Opinion | Putting Jews on a list isn’t activism—it's plain old antisemitism - World Jewish Congress

Opinion | Putting Jews on a list isn’t activism—it's plain old antisemitism

Michal Cohen
Michal Cohen
Chief Marketing Officer, Jewish on Campus
Opinion | Putting Jews on a list isn’t activism—it's plain old antisemitism

Just when you thought the Boycott, Divestment, and Sanctions Movement couldn’t sink any lower, it did. Last Friday, shortly before Shabbat, the BDS movement in Boston, along with the Mapping Project, released a map pinpointing how “local support for the colonization of Palestine” is “structurally tied to policing, evictions, and privatization” as well as to “US imperialist projects worldwide.” In the process, they created a list of prominent Jewish institutions in the Greater Boston area, including the Synagogue Council of Massachusetts, and Jewish day schools and newspapers, perpetuating three of the oldest antisemitic tropes.

After receiving backlash from the Jewish community, the BDS Boston group defended its "activism” by saying the map held those accountable who “comply with the normalization of Israel.” But openly issuing a call to “dismantle” Jewish infrastructure is not activism, it’s plain-old antisemitism.

Listing Jewish institutions in a highly detailed manner not only puts Boston’s Jewish community at risk at a time when antisemitic attacks are consistently rising but also blames the Jewish people for society’s failures. This so-called activism also plays into classic antisemitic tropes and conspiracy myths of Jewish power and influence, which have long haunted the Jewish community. A recent example is Colleyville, Texas, where a man took a rabbi and three congregants hostage on Shabbat because he believed Jews “control the world.”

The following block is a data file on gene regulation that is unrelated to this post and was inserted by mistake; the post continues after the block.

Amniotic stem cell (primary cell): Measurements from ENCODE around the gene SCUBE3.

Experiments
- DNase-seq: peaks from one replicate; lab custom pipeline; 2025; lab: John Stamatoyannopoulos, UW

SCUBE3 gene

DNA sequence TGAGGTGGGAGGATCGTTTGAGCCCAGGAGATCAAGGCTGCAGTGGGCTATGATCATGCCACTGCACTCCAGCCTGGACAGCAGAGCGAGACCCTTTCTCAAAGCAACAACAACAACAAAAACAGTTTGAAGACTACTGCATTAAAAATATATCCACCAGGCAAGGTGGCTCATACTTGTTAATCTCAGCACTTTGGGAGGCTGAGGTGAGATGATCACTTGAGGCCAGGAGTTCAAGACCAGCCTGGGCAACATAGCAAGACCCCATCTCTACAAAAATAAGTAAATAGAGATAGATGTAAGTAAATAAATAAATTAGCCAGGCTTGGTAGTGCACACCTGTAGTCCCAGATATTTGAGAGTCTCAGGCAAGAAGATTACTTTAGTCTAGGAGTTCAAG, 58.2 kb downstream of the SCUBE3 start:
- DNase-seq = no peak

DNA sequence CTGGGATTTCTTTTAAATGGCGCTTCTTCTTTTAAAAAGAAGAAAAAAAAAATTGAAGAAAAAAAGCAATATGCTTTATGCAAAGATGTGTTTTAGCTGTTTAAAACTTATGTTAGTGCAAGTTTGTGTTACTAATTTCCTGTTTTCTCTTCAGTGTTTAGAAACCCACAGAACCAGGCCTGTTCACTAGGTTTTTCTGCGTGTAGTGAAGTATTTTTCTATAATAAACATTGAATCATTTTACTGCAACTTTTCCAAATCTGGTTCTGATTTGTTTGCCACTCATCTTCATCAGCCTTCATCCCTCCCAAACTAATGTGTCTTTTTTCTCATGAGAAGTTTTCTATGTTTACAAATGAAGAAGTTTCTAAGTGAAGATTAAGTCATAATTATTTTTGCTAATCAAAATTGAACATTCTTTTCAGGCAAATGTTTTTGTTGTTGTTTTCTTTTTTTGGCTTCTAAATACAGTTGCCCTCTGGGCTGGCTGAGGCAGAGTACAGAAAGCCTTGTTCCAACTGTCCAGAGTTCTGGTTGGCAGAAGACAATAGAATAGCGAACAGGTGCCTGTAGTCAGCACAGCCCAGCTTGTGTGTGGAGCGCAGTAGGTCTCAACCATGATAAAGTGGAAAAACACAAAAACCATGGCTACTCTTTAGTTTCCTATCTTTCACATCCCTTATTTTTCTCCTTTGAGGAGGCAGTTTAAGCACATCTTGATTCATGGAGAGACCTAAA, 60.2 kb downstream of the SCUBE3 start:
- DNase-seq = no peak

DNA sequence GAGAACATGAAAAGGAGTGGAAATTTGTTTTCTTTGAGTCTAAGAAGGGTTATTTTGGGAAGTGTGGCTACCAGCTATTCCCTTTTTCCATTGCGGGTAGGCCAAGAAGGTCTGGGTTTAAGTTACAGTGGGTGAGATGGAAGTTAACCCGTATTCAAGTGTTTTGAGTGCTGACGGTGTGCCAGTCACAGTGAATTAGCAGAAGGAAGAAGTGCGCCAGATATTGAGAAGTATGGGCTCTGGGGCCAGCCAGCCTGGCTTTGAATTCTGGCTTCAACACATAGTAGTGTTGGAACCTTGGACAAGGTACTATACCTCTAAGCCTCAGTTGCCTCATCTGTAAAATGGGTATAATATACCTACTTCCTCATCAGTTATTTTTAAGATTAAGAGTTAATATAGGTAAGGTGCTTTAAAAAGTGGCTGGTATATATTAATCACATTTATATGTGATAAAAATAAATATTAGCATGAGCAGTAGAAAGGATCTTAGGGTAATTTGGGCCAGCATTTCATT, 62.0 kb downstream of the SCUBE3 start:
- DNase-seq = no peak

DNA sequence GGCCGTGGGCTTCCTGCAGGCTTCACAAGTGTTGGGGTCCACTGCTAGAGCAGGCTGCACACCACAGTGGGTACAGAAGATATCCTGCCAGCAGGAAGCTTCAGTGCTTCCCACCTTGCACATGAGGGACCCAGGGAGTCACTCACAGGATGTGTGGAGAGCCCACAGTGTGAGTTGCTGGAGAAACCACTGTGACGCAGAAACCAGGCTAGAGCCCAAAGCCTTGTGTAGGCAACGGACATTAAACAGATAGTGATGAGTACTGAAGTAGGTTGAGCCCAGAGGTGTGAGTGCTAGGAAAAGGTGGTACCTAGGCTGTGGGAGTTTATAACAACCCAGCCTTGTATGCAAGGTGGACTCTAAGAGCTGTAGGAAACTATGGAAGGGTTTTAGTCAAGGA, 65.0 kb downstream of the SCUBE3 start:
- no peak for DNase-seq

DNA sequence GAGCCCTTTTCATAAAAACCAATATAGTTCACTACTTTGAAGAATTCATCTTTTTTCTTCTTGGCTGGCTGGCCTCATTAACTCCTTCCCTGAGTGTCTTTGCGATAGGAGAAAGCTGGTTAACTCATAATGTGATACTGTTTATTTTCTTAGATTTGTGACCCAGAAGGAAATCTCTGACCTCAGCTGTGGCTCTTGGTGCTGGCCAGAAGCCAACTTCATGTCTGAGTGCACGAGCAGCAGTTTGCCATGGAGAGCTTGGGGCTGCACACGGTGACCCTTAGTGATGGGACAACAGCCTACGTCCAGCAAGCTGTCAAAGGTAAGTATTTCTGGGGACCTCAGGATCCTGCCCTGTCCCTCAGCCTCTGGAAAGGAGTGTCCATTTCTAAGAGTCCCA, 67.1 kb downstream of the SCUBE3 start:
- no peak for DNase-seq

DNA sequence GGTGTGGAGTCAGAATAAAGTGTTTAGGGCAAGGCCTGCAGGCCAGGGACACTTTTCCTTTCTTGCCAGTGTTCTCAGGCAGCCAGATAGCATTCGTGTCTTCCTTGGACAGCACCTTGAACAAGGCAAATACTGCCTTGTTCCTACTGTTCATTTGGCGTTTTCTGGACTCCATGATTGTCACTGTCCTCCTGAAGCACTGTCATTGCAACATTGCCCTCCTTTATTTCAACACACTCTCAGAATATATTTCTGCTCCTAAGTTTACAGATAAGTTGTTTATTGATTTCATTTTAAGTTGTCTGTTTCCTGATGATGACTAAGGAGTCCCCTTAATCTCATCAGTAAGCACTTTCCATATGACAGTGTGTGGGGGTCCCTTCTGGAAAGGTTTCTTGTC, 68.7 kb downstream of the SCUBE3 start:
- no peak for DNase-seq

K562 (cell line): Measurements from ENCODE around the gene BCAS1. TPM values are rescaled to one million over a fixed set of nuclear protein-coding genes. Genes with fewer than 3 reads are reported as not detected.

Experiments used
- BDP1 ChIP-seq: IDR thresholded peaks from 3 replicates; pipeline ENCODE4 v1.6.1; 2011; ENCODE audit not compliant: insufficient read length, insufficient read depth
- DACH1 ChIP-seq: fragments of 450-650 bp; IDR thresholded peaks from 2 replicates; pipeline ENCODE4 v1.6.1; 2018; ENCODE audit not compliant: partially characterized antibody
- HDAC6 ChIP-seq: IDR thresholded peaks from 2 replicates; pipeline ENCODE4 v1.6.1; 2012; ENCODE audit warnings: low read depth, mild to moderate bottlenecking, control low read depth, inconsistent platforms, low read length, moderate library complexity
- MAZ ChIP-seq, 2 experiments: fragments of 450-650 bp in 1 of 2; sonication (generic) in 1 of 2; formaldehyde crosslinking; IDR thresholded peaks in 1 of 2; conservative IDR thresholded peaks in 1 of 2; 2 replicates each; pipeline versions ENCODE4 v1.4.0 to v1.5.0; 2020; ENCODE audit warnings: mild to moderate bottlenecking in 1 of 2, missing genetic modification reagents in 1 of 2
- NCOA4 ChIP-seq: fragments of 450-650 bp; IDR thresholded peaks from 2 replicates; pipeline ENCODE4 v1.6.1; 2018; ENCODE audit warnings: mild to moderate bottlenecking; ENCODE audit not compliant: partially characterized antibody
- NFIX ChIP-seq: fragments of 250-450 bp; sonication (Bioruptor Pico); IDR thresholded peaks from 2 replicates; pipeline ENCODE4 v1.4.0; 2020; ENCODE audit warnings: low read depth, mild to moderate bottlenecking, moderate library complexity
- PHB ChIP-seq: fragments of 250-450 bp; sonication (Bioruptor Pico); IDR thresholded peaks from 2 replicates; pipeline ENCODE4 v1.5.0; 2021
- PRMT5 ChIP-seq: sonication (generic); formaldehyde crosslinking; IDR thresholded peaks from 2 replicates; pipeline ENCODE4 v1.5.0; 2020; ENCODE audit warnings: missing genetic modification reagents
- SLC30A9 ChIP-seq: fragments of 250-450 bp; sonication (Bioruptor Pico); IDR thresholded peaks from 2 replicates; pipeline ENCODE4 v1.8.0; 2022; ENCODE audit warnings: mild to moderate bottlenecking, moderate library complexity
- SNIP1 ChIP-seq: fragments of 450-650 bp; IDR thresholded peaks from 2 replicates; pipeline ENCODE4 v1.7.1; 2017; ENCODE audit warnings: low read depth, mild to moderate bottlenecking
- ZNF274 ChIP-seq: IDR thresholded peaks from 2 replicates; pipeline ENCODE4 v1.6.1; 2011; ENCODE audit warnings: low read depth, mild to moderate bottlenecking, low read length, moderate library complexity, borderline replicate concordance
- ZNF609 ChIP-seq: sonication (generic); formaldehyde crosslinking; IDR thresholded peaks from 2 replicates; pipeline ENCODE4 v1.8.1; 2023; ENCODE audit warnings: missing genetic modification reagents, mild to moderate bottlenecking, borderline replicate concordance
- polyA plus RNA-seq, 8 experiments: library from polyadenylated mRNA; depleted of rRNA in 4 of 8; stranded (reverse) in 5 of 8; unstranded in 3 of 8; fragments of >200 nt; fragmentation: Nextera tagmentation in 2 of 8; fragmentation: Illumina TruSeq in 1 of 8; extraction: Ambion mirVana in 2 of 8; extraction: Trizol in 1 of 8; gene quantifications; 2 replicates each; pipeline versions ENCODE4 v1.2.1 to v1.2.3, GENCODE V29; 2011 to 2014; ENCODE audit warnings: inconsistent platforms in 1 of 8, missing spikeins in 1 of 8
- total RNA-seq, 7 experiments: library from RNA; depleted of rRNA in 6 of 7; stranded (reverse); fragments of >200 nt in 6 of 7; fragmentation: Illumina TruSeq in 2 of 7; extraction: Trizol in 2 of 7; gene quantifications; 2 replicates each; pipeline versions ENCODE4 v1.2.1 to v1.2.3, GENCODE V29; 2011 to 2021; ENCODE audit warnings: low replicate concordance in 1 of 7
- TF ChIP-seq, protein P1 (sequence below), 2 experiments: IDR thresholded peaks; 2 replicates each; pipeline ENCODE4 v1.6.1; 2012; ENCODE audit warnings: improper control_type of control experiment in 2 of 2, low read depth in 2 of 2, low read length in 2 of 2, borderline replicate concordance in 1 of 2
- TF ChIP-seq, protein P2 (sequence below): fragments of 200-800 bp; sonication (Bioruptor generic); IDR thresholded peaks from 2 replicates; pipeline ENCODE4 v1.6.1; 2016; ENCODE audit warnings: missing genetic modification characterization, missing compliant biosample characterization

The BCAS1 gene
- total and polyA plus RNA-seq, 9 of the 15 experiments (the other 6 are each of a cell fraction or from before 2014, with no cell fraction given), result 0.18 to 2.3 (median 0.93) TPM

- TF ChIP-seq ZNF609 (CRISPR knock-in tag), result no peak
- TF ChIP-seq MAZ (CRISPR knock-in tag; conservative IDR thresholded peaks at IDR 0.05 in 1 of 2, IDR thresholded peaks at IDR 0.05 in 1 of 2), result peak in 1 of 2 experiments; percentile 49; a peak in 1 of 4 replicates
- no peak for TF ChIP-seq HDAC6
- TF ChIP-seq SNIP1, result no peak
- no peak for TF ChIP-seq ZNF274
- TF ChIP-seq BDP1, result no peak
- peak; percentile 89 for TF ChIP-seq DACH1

Not only does the BDS map scapegoat the Boston Jewish community; it also blames Jewish institutions in the Diaspora for the actions of the Israeli government toward Palestinians. This argument implies that Jewish citizens are not truly loyal American citizens, but rather are loyal to the State of Israel. Holding Jews in the Diaspora accountable for Israeli policies isn’t activism—it's a cheap way to promote an antisemitic agenda packaged as social justice.

This is a pattern that has repeated itself throughout history: scapegoat the Jewish community in the name of pseudo-activism. When has the deliberate call to alienate the Jewish communities in the Diaspora changed Israeli policies? Never. It hasn’t changed Israeli policies because these targeted campaigns do not aim to change the reality for Palestinians—they aim to alienate Jews from society.

If the BDS Boston group cares about resolving the Israeli-Palestinian conflict, it wouldn’t waste its time creating “resources” targeting Jews in the Diaspora. It would aim to build dialogue between Israelis and Palestinians in order to assist them in finding common ground. BDS Boston frames the conflict as a zero-sum game—one that relies on the expulsion of the Jewish peoples from their homeland and targeting Jews in the Diaspora, rather than fighting for a future that includes both people in the region.

Creating a list of Jewish institutions isn’t new; it was done in Nazi Germany and in the Soviet Union. Don’t let this effort fool you—perpetrating antisemitism is not activism.  

In October 2021, the World Jewish Congress (WJC) and Jewish on Campus (JOC) announced a joint partnership to amplify the voices and strengthen the actions of college students who identify antisemitic occurrences at their schools. The two organizations will provide support to Jewish student communities internationally, which expands the Jewish on Campus network as well as WJC’s relationships with Jewish student communities.